Review: ‘Funny Girl’ knocks it out of the park

MIDDLEBURY — Sensational. Powerful. Delightful. Heart-wrenching. Laugh out loud funny.
The Middlebury Community Players’ production of Funny Girl has one-upped Hollywood, out-staged Broadway and, much like the character she plays as Fanny Brice, unleashed a new star to the Middlebury stage — Kim Anderson.
The show, which opened last Thursday at the Town Hall Theater and continues this weekend, tells the story of comedienne Fanny Brice and her rise from the slums of New York to stardom in the Ziegfeld Follies.
Anderson is the Fanny Brice that Barbra Streisand couldn’t be. She has the perfect physique, tall and slender; a comedic face (63 expressions she says), yet striking and beautiful. Her voice is bold and brassy when she belts out classics like “Don’t Rain on My Parade,” “I’m the Greatest Star” and “The Music That Makes Me Dance,” and touching in songs like “People” and “Who Are You Now.”
But it’s Anderson’s commanding stage presence as the comedic Fanny Brice that steals the show. She is masterful throughout. Her sense of timing is brilliant; her expressions, priceless; her dramatic flare, perfect.
Anderson, who has made the trek to Middlebury from her Williston home for the past three months, embodies a newly imagined Fanny Brice that one can envision taking Broadway by storm, yet few have had the guts to try.
Director Doug Anderson notes that while “Broadway loves to recycle hit shows,” Funny Girl has never been revived on Broadway. He attributes that, in part, to the “long shadow” cast by Streisand.
He describes the challenge brilliantly in his director’s notes.
“Funny Girl opened in 1964, ran for over 1,300 performances, and Streisand became associated with the part forever,” he wrote.
“That’s not necessarily a good thing. Streisand’s performance, captured on an early original cast album and then immortalized in a hit film, is hard to shake off. In the popular imagination, Fanny Brice is Barbra Streisand, and actors and audiences have begun to expect that the only way to do the role is the way Streisand did it.
“And that’s a mistake. The challenge for any performer is to find a fresh take on a role, to come to it with fresh eyes and ears. I think our brilliant Fanny, Kim Anderson, has done just that. Her performance is marvelous, creative, funny, heart-breaking — and it is very much her own creation.”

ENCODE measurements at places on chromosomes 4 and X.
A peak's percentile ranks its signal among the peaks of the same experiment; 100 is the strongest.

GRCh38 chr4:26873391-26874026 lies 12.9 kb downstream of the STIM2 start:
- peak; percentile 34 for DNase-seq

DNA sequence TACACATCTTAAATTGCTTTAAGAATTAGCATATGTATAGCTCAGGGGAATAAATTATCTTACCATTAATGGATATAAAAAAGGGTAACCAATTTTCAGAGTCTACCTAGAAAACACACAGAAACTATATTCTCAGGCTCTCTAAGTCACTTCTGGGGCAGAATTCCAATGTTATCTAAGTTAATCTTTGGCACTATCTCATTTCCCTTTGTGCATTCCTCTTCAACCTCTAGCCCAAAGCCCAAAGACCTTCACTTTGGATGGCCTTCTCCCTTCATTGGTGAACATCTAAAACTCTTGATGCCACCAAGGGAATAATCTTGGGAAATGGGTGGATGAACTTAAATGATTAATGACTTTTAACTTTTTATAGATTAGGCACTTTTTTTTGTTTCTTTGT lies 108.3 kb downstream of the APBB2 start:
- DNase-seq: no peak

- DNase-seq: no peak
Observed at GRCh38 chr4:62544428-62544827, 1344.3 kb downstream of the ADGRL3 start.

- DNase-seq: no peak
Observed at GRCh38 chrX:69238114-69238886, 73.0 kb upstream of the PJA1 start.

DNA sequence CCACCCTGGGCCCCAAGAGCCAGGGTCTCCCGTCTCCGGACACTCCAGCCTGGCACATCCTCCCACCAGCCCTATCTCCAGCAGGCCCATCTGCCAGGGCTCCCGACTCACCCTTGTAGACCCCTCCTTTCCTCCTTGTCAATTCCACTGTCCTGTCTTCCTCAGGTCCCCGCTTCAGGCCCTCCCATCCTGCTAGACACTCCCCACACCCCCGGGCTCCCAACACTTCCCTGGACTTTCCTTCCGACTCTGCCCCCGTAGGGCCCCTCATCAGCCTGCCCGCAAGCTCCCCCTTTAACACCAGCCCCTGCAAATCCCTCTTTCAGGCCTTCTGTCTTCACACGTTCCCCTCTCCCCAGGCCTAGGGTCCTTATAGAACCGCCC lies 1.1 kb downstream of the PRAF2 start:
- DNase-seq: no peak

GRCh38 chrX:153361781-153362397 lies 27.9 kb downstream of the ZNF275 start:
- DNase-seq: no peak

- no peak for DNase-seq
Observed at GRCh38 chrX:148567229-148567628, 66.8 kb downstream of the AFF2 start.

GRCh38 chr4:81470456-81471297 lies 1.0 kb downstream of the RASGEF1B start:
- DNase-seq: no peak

She is not the only standout.
Christopher Hart is cast perfectly as Nick Arnstein, Fanny’s love. Handsome, sophisticated and worldly, he is everything Fanny isn’t and a love come true, but he’s also a gambler who wins big and loses even bigger. Hart captures Arnstein’s flawed character to a tee, but also opens a window into a proud man’s undoing under Brice’s irrepressible personality and her overwhelming success.
Leif Erickson plays the part of dance instructor Eddie Ryan well, Glenn Andres captures the spirit of Florenz Ziegfeld, and Linda Brownell is a standout as Mrs. Brice, Fanny’s mother in the play, and in real life, too.
The cast of dancers, Keeney girls, Ziegfeld girls and the chorus, as well as a well-designed set, added polish, professionalism and energy to the show — a trademark of productions under the direction of Doug Anderson.
For that alone, it is a show to see.
But it can’t be left there. This fresh, vibrant, very funny — and dramatic — interpretation of Fanny Brice by Kim Anderson just can’t be overplayed. She knocks it out of the park. Not since the Community Players’ production of Chicago has the Town Hall Theater stage witnessed such a stunning performance.
“It may not be surprising that no one has been brave enough to attempt that on Broadway,” director Anderson says of Streisand’s lock on the character. “But Kim is fearless — and that may be the biggest thing she has in common with the real Fanny Brice.”
“Funny Girl” plays at Middlebury’s Town Hall Theater this Friday and Saturday at 8 p.m. and Sunday at 2 p.m. Tickets are $20 and may be purchased at townhalltheater.org, 382-9222, or at the THT box office.

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